22 September 2013

Church Record Sunday: Wilhelmine Fredrich Birth Register

This record is for Wilhelmine Fredrich, daughter of Christoph Fredrich and Susanna Koenig.  She was baptized 30 September 1832.  I received this record from one of Wilhelmine's descendants, Michael.  Michael lives in Germany and we have written back and forth a few times and shared information.  I wrote about our connection here and here.

Michael and I share a common ancestor, Susanna Koenig, mentioned above.  My great grandfather, J. August Fredrich, and Wilhelmine Fredrich were brother and sister, making Wilhelmine my great grandaunt.

I posted the above record at the German Genealogy Facebook page and asked for help transcribing it.  The information I received was that it is an excerpt from the birth registers of the Protestant Parish of Schubin.  Parents were Christoph Fredrich of Baerenbruch and Susanna born Koenig. Wilhelmine's birthplace was listed as Baerenbruch, Kreis Schubin.  The date the excerpt was made was 5 February 1938. I wish I could read German.  I would love a full translation of it.

Wilhelmine was born 18 September 1832 and my great grandfather, J. August was born 8 January 1845.  Since I don't have the place of birth for my great grandfather, I wonder what the chances are that he was born or baptised at the same place as his sister.  Does anyone have any thoughts on that? This is on my to-do list to research.

J. August Fredrich immigrated to Manistee County, Michigan, but his sister, Wilhelmine stayed in Germany.  She was one of the few family members who didn't emigrate.  Her mother, Susanna, and three of her sisters, Henriette, Amalia, and Ottilie came to Manistee County after J. August did. There were two other siblings, Auguste and Wilhelm, that I believe stayed in Germany.  More research is needed on them.

One never knows what kind of information an ancestor's sibling's record will give you.  This one gave me clues to my research and I look forward to finding out more.

Updated January 2014:  A very generous person, Rafael, sent me the below translation for the above record.  I appreciate it so much.  Thank you Rafael.

from the Birth Register of the Protestant Congregation of _Schubin_
Year 1832, Number 101
Given name and surname:
Wilhelmine Fredrich, Protestant1
Name, Profession and Place of Residence of Father:
Christoph Fredrich, _____2, Baerenbruch, Protestant1
Of Mother:
Susanna née Koenig, Protestant1
Year, Month and Day of Birth
1832 (Eighteen Hundred Thirty-Two
(in letters and numbers):
The 18th Eighteenth of September
Place of Birth:
Baerenbruch, Schubin District3
Date of Christening:
The 30th of September 1832
The accuracy of the above extract is certified by a stamp bearing the church seal.
Schubin, the 5th of February, 1938
Parish Office of the Protestant Church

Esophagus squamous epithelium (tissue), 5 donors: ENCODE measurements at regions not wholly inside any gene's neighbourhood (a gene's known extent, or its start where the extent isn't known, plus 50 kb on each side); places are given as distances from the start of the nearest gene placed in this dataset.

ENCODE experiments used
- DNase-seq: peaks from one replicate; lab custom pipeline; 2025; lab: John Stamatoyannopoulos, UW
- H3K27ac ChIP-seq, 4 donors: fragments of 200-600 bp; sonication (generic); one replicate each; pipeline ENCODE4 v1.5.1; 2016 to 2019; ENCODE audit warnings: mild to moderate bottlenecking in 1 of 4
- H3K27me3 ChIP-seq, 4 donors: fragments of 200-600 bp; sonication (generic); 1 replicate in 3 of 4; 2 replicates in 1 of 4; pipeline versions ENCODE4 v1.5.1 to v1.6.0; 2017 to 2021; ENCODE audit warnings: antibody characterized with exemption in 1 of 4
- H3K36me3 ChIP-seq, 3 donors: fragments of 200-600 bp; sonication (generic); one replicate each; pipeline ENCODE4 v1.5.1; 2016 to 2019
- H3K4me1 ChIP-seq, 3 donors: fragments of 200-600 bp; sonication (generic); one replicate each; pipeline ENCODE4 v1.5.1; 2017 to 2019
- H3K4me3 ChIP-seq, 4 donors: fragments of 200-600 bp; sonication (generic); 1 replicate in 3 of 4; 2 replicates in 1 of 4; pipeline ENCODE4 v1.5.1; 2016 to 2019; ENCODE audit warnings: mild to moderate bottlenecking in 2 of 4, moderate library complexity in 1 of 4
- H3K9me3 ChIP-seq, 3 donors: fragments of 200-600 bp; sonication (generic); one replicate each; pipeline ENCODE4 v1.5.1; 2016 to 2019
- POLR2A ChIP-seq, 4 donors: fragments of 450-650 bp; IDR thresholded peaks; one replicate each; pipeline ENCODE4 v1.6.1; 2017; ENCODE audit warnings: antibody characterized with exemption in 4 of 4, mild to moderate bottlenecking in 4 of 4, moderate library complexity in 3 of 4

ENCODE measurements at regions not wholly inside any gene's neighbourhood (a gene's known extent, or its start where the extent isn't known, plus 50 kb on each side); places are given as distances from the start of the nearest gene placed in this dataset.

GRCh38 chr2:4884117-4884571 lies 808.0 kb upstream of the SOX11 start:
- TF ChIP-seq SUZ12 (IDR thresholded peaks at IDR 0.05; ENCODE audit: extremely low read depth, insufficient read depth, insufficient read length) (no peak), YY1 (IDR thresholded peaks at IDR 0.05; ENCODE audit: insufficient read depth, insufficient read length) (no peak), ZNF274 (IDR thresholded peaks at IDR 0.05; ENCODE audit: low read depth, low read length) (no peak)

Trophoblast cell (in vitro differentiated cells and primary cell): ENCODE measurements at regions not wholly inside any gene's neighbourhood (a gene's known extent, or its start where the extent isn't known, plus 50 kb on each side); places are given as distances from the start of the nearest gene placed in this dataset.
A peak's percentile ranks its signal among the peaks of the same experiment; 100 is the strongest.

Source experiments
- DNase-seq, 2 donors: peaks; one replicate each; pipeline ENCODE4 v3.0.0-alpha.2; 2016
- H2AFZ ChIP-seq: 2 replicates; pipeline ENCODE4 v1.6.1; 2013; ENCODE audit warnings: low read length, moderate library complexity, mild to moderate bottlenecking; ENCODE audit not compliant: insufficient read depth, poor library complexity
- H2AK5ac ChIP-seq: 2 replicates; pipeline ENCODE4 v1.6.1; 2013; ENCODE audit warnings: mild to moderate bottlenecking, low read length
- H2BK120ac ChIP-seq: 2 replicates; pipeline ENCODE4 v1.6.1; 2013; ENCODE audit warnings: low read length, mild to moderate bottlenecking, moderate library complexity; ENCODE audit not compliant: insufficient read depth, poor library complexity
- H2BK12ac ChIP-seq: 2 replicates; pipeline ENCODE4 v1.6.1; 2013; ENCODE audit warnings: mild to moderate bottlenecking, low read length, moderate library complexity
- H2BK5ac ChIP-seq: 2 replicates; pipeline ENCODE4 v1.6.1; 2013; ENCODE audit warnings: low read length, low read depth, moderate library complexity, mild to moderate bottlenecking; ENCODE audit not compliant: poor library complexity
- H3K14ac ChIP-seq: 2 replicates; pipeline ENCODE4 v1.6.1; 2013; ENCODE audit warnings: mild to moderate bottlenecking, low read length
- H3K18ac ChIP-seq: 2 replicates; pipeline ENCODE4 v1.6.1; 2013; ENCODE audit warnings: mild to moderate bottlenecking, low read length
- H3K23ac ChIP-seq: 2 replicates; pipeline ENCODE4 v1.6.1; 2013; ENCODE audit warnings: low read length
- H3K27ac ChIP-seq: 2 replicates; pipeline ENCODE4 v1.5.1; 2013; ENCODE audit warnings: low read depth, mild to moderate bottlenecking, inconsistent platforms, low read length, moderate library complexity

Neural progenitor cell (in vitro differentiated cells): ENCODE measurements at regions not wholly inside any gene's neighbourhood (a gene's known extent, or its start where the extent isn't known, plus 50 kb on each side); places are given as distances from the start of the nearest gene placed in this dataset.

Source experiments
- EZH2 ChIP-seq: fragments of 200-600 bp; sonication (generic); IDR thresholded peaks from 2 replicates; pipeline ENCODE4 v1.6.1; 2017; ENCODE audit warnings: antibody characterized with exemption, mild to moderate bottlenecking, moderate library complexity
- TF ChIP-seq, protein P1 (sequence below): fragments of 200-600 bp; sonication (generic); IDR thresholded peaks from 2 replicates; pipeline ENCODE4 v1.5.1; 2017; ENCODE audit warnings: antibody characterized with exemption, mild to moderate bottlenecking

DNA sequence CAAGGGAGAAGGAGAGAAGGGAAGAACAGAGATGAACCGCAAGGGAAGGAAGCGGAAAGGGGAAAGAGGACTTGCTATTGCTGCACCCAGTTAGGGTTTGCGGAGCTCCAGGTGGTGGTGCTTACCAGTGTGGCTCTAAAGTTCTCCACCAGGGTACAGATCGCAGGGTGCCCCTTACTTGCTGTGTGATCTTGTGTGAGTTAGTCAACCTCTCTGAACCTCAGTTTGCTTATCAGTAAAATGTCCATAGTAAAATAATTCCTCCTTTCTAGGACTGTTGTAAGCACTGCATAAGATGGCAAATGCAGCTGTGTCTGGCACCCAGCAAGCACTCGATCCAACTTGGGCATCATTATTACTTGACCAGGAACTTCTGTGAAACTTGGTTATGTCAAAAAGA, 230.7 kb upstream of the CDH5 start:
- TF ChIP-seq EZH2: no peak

[Illegible signature]
[Text of inked stamp on either side of document, in Polish: “Board of the Protestant Church in Szubin”]

[Text of revenue stamp, bottom right, in Polish: “1 Złoty Revenue Stamp”]

1. I’m 90% certain that the handwritten abbreviation that comes at the end of each family member’s entry is evang., which means ‘Protestant’ and makes perfect sense in context.
2. The handwritten entry for the father’s profession is unclear. The first half of the word may well be ‘Firms-’ (meaning ‘company,’ in the sense of a commercial enterprise or business), so the father could have been involved with a business of some kind.

3. I’ve translated the German word Kreis as ‘district’ here, but it can also be translated as ‘county,’ since either word can signify an administrative subdivision of a province or state. 


  1. Hello from Germany!

    As the profession of the father I read: "Einsasser".

    Rafael translated the German word "Stand" as profession, which is correct. It is in the sense of occupation. It also could be translated as status in the sense of civil status.

    To my knowledge 'Einsasse', also referred to as 'Einsitzer', is an old German legal term. Nonetheless, it is not as definite in its meaning.
    It is an inhabitant of a certain place, village, house, farmstead, county...
    Or it is a farmer (by profession), which is better to be viewed in the regional context. In certain regions the 'Einsasse' would be the father of the farmer family still living on the compound of the farm which he had already transferred to the son who is obliged to take care of his parent(s).

    I also read "evang.", abbreveation for 'evangelisch'.

    Do you already know these links to the 'Small Genealogical Dictionaries - German/English, English/German' summoned up by Wolfgang Bielski on his website? I find them quite helpful and therefore like to share them. He also has some good historical maps:


    Many greetings,
    Susanna Rosalie

  2. Susanna, thank you for your comment, information and links to more resources. I will have to bookmark them and remember to use them in my German research. Thank you for sharing.